COVID-19 vaccination is recommended for all people aged 12 years and older, including people who are pregnant, breastfeeding, trying to get pregnant now, or might become pregnant in the future. Pregnant and recently pregnant people are more likely to get severely ill with COVID-19 compared with non-pregnant people. Getting a COVID-19 vaccine can protect you from severe illness from COVID-19. Read more on the CDC’s guidance on the COVID-19 vaccine while pregnant or breastfeeding here.
In Miami-Dade, Monroe and Broward Counties:
Patients need to be evaluated by a medical provider at one of our Urgent Care Centers to determine if they are a candidate for monoclonal antibody therapy. If the provider at our Urgent Care Center recommends the treatment, we will coordinate the infusion.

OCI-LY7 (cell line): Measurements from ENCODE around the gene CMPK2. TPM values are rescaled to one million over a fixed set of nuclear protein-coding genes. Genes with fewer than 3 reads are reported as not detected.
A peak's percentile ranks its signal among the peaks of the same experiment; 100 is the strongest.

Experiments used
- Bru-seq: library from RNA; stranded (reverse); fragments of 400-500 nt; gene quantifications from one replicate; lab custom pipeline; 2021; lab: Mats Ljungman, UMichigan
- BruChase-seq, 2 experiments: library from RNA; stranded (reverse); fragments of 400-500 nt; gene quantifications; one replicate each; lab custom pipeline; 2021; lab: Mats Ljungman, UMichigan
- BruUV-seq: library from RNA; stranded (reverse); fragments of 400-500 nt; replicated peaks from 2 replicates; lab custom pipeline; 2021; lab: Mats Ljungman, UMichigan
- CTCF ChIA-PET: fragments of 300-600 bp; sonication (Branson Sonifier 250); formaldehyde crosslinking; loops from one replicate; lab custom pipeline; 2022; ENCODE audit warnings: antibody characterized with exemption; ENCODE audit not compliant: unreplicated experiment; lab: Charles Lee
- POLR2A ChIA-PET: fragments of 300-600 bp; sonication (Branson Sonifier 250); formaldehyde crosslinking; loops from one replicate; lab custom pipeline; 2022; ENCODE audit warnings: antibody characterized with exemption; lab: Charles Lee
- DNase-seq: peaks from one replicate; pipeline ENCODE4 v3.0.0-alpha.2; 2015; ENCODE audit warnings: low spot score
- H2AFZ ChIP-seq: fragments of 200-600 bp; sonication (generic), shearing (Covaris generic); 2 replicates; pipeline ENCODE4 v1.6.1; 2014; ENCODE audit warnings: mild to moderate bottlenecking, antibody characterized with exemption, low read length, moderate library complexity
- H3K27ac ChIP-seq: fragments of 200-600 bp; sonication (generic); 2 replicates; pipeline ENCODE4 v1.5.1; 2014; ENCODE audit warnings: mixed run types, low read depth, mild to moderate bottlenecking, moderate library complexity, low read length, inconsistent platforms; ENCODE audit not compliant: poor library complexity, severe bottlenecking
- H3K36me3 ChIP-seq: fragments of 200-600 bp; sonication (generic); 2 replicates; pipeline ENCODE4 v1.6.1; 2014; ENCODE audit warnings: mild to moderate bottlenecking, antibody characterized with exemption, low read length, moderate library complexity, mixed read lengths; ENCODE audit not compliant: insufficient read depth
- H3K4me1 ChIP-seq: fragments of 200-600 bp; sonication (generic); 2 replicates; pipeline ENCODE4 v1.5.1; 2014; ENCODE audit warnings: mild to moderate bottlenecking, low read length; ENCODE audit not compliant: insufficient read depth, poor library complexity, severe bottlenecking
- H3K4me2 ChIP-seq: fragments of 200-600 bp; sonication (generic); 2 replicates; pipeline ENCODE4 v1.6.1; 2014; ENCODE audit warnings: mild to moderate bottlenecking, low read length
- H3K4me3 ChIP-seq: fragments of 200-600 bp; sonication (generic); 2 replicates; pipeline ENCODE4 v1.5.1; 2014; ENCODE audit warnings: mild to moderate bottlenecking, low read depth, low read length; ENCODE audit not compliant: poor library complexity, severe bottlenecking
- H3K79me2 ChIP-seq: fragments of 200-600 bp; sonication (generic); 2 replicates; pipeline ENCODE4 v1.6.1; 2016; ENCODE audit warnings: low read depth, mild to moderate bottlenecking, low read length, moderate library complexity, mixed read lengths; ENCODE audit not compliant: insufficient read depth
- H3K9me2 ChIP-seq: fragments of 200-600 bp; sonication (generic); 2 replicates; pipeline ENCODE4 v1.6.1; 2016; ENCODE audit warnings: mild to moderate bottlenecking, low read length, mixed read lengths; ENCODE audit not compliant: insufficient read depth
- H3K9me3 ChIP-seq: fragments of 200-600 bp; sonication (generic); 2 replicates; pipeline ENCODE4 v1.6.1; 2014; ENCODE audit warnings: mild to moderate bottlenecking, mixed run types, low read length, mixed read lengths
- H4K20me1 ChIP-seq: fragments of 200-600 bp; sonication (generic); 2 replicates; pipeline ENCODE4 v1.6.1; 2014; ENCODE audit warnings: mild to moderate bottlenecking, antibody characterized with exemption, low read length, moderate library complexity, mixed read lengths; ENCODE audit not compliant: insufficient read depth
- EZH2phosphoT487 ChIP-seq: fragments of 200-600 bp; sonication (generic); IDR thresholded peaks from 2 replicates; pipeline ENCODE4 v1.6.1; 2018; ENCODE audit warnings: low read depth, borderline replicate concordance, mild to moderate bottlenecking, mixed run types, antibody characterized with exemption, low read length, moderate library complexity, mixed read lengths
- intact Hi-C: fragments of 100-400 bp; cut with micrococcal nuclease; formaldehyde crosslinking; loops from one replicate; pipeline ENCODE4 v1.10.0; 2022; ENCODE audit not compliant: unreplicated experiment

If you believe you may be a candidate to receive monoclonal antibody therapy, please visit one of our Baptist Health Urgent Care Centers for a medical evaluation.
In Palm Beach County:
Patients who are interested in receiving monoclonal antibody therapy in Palm Beach County or their referring physician may contact call the following numbers:
CDC now recommends that people whose immune systems are compromised moderately to severely should receive an additional dose of mRNA COVID-19 vaccine after the initial 2 doses.
Currently, CDC is recommending that moderately to severely immunocompromised people receive an additional dose. This includes people who have:
- Been receiving active cancer treatment for tumors or cancers of the blood
- Received an organ transplant and are taking medicine to suppress the immune system
- Received a stem cell transplant within the last 2 years or are taking medicine to suppress the immune system
- Moderate or severe primary immunodeficiency (such as DiGeorge syndrome, Wiskott-Aldrich syndrome)
- Advanced or untreated HIV infection
- Active treatment with high-dose corticosteroids or other drugs that may suppress your immune response